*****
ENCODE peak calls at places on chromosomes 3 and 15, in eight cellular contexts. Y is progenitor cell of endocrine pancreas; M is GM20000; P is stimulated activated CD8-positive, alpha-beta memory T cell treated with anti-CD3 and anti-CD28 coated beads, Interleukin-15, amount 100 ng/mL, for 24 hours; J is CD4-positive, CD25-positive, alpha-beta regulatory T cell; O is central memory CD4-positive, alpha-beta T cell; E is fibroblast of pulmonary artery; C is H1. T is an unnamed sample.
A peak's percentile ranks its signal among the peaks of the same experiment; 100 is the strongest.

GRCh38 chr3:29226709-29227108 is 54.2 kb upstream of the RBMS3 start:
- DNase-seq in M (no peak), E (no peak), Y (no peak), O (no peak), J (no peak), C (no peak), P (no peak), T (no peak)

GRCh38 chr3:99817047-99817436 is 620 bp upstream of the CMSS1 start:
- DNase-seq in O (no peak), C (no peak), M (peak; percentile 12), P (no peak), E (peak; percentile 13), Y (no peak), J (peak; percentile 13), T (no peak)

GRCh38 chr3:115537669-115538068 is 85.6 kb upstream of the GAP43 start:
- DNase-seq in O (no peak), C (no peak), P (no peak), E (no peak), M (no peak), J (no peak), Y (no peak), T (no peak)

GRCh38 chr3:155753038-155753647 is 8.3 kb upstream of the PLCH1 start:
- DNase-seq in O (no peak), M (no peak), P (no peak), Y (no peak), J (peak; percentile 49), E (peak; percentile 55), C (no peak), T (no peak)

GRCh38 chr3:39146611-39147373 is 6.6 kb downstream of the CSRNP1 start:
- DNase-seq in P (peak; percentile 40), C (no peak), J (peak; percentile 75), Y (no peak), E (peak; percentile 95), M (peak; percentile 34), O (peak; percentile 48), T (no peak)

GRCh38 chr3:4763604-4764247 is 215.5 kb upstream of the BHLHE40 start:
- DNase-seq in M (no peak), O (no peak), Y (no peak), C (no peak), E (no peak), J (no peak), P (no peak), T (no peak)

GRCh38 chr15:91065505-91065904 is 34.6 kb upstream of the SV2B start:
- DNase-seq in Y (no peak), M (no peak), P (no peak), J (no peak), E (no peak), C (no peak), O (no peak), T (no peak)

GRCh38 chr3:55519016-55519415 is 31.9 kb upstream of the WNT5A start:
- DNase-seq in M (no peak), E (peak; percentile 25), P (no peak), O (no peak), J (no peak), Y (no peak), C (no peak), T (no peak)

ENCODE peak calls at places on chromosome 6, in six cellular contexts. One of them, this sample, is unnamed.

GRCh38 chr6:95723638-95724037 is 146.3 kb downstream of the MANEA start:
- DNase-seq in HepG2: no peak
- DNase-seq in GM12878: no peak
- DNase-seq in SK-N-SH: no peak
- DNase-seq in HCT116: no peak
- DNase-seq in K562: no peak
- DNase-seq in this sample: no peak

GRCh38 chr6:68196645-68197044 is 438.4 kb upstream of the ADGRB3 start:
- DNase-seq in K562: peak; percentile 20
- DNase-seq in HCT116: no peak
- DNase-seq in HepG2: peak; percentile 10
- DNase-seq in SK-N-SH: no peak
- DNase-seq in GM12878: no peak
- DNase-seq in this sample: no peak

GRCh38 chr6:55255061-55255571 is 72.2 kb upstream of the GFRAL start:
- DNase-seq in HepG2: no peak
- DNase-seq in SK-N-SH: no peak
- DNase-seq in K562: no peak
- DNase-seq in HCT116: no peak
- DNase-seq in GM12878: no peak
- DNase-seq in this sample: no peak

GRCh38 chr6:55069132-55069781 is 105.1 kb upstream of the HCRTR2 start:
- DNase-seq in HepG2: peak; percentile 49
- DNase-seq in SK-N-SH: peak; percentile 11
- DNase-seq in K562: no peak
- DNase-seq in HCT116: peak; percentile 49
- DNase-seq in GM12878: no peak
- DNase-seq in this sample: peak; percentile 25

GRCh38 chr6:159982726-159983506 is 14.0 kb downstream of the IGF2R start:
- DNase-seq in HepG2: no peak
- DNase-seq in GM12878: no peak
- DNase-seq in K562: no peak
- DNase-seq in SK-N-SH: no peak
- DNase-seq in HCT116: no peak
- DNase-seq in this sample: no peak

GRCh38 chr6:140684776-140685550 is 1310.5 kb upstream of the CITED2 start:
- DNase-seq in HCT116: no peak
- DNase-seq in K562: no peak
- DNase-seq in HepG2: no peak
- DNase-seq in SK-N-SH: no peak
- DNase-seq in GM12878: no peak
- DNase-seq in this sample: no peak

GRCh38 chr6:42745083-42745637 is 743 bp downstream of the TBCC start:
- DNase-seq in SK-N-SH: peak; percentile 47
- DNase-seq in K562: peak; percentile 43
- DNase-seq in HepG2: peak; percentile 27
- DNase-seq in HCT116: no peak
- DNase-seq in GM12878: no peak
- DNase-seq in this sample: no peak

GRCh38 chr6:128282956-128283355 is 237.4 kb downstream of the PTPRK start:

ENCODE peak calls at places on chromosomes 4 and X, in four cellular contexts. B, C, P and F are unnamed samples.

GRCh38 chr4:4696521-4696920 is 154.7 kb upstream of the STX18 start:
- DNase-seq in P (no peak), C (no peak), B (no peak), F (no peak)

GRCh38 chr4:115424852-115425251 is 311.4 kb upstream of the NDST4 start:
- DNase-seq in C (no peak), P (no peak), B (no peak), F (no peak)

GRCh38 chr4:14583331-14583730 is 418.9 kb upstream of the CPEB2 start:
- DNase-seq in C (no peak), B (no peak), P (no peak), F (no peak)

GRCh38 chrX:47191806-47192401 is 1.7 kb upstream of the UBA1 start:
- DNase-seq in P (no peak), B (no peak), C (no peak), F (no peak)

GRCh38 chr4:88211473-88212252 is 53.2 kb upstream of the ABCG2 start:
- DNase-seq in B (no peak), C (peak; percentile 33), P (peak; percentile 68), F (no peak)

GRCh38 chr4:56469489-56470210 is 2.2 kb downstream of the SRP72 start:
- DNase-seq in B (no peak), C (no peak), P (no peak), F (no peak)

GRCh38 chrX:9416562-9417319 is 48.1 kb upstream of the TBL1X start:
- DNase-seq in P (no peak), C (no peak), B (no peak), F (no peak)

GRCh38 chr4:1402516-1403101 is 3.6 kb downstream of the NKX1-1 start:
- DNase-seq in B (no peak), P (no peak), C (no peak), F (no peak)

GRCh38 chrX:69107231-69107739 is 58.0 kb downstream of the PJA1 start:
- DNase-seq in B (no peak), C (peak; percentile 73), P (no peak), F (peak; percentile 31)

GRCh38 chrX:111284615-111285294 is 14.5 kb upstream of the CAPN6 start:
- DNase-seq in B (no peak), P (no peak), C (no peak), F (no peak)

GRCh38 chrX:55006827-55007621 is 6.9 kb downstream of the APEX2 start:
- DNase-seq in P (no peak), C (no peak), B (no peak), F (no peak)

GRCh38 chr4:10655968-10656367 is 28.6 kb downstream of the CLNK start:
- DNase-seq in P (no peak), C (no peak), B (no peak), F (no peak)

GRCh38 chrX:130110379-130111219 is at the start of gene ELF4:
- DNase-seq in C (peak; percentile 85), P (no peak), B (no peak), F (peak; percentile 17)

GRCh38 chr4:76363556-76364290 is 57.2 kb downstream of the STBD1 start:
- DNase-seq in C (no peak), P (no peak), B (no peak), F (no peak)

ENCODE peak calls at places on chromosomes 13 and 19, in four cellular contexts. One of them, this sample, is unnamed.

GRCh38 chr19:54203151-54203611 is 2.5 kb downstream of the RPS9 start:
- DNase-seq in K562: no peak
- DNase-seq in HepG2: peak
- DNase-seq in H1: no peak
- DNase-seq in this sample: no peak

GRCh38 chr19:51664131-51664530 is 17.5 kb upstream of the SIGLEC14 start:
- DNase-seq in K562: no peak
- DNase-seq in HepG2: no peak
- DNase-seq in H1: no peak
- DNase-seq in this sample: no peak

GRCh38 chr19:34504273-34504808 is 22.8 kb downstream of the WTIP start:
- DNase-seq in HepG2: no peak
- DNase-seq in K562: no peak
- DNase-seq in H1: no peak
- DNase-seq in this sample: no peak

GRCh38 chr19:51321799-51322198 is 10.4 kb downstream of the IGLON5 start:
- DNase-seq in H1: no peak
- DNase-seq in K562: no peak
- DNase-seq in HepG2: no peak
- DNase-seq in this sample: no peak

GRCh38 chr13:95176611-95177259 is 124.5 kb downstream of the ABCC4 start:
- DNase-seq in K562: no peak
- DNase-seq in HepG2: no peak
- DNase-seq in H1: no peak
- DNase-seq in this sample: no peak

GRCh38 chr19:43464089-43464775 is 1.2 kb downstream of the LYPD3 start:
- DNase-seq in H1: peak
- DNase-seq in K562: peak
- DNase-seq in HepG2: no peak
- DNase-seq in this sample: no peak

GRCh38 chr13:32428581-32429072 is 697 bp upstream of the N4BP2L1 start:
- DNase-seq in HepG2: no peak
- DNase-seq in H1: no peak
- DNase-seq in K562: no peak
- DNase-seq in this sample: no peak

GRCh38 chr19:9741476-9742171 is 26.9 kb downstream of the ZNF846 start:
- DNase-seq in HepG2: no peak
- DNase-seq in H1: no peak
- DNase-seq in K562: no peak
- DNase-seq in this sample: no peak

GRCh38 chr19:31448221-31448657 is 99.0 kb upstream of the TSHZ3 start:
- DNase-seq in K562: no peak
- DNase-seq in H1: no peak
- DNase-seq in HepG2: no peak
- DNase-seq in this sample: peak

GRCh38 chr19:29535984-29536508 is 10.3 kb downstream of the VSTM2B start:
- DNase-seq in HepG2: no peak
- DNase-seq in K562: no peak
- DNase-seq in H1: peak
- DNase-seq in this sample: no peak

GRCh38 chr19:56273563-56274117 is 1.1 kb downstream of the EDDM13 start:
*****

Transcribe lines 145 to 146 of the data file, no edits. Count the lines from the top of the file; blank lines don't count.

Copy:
GRCh38 chr19:29535984-29536508 is 10.3 kb downstream of the VSTM2B start:
- DNase-seq in HepG2: no peak